- Coronavirus (Covid-19) PCR swab (Pre-flight test also available)
- Coronavirus (Covid-19) Antibody IgG
COVID-19 (SARS-CoV-2) testing by PCR assay
- Nasal/Throat swabs collected using BD dry swabs/Remel M4RT/Copan 321C UTM or Copan 147C.
- Samples should be taken from symptomatic patients between days 1-5 from onset of symptoms.
- Specimens should be sent to the laboratory at ambient temperature in Category B packaging and labelled as containing HIGH RISK specimen.
- Please send samples on the day they are taken for best results, however samples are stable at ambient temperature for 3 days for wet swabs and up to 6 days for dry swabs
- Test code NCOV
Clinical background and biology
Coronavirus disease 2019 (COVID-19) is a respiratory tract infection caused by a newly emergent coronavirus – Severe Acute Respiratory Syndrome coronavirus 2 (SARS-CoV-2) – which was first recognised in Wuhan, Hubei Province, China, in December 2019. Genetic sequencing of the virus suggests that SARS-CoV-2 is a betacoronavirus closely linked to SARS coronavirus 1. The outbreak was declared a Public Health Emergency of International Concern on 30 January 2020, and has since spread globally, resulting in the 2019–20 coronavirus pandemic. Current measures are in place globally to reduce the spread of the virus, most commonly from droplets (person-to-person) but also from infected surfaces. The target is to reduce the reproduction number (R0) to <1.0 – i.e. < one person infected by one affected individual. Infectivity is now recognized to occur before the onset of symptoms and yet high titres of virus can be detected on upper airway surfaces in people who do not develop symptoms.
Infection with SARS-CoV-2, an RNA virus, is diagnosed using reverse-transcriptase PCR. The assays used at TDL show a minimum sensitivity of 98% and a specificity of 100%, with no cross-reactivity with other viruses.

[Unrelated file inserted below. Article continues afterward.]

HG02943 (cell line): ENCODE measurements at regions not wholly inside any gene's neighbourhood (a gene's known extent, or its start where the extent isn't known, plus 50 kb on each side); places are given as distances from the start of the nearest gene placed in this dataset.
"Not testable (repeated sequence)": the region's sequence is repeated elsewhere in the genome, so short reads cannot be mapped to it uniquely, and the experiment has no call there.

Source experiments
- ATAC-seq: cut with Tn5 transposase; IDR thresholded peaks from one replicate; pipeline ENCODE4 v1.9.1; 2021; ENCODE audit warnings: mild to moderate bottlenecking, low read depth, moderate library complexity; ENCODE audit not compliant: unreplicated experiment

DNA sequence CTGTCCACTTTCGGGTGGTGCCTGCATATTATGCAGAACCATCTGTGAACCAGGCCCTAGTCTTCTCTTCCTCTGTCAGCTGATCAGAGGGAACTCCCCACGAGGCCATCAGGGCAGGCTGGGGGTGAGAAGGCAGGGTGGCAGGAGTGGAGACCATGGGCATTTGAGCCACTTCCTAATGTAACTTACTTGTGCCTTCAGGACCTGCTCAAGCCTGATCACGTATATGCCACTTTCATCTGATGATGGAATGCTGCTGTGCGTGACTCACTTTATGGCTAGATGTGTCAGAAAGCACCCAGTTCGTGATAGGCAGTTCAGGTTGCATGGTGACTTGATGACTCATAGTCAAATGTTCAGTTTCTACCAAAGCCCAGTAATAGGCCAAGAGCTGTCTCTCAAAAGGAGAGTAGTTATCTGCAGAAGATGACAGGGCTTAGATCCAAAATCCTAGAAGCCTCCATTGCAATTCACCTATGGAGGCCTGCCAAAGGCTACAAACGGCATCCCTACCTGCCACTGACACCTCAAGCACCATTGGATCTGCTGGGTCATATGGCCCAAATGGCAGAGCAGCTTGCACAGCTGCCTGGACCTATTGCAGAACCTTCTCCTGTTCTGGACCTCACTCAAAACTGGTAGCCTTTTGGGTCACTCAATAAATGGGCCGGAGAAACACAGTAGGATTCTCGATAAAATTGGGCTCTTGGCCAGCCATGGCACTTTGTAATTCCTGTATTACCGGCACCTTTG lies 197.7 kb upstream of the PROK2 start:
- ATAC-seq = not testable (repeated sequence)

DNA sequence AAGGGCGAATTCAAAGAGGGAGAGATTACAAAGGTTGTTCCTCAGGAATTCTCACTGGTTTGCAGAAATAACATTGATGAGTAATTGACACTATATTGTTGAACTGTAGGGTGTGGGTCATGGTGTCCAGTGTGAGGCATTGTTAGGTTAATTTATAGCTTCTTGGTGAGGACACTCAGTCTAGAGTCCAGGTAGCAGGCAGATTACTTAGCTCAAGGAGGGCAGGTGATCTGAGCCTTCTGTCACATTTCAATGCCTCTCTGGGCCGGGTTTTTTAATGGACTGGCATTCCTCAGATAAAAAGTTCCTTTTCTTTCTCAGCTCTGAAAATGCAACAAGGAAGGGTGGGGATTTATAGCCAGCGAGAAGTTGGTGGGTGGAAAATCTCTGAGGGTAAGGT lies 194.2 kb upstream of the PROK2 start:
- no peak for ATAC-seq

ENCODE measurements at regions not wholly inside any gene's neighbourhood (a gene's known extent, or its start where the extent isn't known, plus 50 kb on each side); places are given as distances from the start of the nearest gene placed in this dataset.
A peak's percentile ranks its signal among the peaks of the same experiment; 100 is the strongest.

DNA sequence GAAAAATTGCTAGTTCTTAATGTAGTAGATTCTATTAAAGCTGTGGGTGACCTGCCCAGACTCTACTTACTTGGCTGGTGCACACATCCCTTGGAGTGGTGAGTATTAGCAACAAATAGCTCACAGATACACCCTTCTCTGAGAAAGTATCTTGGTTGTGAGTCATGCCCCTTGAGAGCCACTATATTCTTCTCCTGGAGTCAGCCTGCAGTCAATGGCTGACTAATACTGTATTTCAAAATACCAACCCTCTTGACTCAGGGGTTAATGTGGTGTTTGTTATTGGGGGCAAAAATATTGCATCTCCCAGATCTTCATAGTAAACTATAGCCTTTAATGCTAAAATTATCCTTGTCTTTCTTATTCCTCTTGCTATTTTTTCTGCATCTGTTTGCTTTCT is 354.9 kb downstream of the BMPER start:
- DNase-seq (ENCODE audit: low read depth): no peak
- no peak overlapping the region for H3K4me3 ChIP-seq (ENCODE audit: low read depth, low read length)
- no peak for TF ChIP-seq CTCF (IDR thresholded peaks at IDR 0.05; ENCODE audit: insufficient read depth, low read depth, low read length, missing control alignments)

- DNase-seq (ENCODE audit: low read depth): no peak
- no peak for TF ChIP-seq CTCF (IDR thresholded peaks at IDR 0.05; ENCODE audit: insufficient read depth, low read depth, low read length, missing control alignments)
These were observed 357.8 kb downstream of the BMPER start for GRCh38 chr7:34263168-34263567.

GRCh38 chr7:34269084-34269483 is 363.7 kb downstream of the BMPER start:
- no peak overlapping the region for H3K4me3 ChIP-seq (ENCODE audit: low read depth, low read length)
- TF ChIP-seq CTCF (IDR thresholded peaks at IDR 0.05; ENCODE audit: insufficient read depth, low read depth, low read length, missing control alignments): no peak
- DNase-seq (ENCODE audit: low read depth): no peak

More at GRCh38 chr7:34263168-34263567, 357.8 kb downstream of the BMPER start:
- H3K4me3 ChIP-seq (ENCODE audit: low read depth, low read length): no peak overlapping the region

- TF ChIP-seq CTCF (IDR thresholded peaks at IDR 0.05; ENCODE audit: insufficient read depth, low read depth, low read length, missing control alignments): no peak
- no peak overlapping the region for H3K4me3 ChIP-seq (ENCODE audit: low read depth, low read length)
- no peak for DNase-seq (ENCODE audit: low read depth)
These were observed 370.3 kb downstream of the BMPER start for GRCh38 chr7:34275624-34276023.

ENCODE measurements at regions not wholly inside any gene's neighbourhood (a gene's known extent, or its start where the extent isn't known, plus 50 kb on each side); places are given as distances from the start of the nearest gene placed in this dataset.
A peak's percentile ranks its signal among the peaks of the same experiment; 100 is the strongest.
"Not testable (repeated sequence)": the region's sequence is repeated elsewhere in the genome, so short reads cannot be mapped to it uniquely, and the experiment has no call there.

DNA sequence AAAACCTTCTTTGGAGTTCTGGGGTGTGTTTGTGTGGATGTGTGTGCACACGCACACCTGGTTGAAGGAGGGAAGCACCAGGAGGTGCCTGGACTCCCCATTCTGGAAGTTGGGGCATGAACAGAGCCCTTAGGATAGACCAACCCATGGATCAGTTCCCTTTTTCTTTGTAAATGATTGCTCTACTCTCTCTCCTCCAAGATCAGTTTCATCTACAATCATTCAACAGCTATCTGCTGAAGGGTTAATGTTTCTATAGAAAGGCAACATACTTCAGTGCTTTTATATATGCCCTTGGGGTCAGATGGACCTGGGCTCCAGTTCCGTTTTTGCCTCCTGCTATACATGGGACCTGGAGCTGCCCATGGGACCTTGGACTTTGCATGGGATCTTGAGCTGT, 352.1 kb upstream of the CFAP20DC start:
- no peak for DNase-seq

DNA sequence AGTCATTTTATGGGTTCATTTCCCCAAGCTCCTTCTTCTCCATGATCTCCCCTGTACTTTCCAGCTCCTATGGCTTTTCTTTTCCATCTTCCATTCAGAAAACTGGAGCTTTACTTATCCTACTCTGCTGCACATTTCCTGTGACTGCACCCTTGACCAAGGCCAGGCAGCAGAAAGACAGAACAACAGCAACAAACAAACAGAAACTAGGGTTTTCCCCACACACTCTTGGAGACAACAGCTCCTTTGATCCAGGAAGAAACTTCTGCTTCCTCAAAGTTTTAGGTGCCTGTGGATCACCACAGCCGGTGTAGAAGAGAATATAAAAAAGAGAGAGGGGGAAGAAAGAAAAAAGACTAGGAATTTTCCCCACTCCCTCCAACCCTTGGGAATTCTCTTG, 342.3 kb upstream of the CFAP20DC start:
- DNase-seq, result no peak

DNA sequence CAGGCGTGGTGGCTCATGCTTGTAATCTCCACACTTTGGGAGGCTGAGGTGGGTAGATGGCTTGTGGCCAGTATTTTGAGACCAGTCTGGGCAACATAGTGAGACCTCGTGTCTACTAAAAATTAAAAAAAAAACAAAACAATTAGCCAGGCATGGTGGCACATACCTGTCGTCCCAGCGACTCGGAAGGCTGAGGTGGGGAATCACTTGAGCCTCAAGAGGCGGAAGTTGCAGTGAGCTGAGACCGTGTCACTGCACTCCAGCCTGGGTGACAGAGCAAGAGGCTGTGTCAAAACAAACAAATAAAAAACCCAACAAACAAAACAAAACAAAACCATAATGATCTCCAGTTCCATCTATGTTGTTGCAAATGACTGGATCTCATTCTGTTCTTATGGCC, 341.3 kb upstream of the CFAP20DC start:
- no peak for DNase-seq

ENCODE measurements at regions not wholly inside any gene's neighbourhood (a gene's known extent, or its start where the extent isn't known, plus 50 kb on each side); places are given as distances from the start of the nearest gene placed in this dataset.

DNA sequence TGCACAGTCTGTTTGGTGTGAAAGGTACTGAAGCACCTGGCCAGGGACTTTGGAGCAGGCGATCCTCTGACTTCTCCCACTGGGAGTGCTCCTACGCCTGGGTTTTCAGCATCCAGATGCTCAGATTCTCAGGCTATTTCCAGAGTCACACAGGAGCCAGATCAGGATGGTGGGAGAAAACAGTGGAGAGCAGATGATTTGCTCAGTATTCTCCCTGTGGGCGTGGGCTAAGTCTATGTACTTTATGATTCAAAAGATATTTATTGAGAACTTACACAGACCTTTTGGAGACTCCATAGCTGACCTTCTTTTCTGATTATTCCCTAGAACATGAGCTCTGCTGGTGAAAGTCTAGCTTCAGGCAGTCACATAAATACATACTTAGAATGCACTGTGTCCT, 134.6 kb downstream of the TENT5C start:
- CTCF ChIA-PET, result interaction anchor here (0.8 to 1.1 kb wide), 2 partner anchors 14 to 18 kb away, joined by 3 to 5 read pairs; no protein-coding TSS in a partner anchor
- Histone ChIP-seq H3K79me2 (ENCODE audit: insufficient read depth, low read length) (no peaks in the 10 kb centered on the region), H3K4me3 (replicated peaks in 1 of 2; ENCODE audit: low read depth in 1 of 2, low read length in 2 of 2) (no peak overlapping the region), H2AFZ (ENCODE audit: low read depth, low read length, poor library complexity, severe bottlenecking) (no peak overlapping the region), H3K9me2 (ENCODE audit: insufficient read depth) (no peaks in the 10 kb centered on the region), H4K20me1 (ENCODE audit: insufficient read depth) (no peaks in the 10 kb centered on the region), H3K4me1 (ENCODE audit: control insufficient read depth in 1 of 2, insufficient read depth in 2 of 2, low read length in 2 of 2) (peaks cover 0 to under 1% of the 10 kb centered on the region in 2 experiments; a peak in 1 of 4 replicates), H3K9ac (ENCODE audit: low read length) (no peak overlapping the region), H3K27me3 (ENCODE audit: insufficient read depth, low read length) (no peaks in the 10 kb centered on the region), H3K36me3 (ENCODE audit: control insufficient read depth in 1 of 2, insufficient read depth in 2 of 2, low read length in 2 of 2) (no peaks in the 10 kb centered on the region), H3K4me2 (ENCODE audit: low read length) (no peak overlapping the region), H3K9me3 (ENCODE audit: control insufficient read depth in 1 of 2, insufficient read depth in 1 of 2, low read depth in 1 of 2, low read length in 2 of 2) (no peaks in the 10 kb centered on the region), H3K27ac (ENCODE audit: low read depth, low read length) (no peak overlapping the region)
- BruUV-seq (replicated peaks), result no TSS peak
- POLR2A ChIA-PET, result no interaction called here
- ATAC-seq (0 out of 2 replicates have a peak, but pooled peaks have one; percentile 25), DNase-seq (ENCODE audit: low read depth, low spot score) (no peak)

The majority of people with COVID-19 have uncomplicated or mild illness (81%), with non-specific symptoms such as fever, fatigue, cough (with or without sputum production), anorexia, malaise, muscle pain, sore throat, dyspnea, nasal congestion, or headache. Rarely, patients may also present with diarrhoea, nausea and vomiting. Loss of taste and smell has been reported early in the infection.
A relatively small proportion of people, particularly but by no means exclusively in those aged >70 years, will develop severe illness requiring oxygen therapy (14%) and approximately 5% will require intensive care unit treatment. Time from the onset of the infection to hospitalisation can be up to ~13 days. Of those critically ill, most will require mechanical ventilation. The most common diagnosis in severe COVID-19 patients is severe pneumonia; this can progress to acute respiratory distress syndrome, and life-threatening multi-organ dysfunction and death. Mortality has been estimated at between 1 and 2% of those infected, the higher figure in men.
Current testing for COVID-19 (SARS-CoV-2) is rapidly evolving. Laboratory review of new assays as they become available is essential.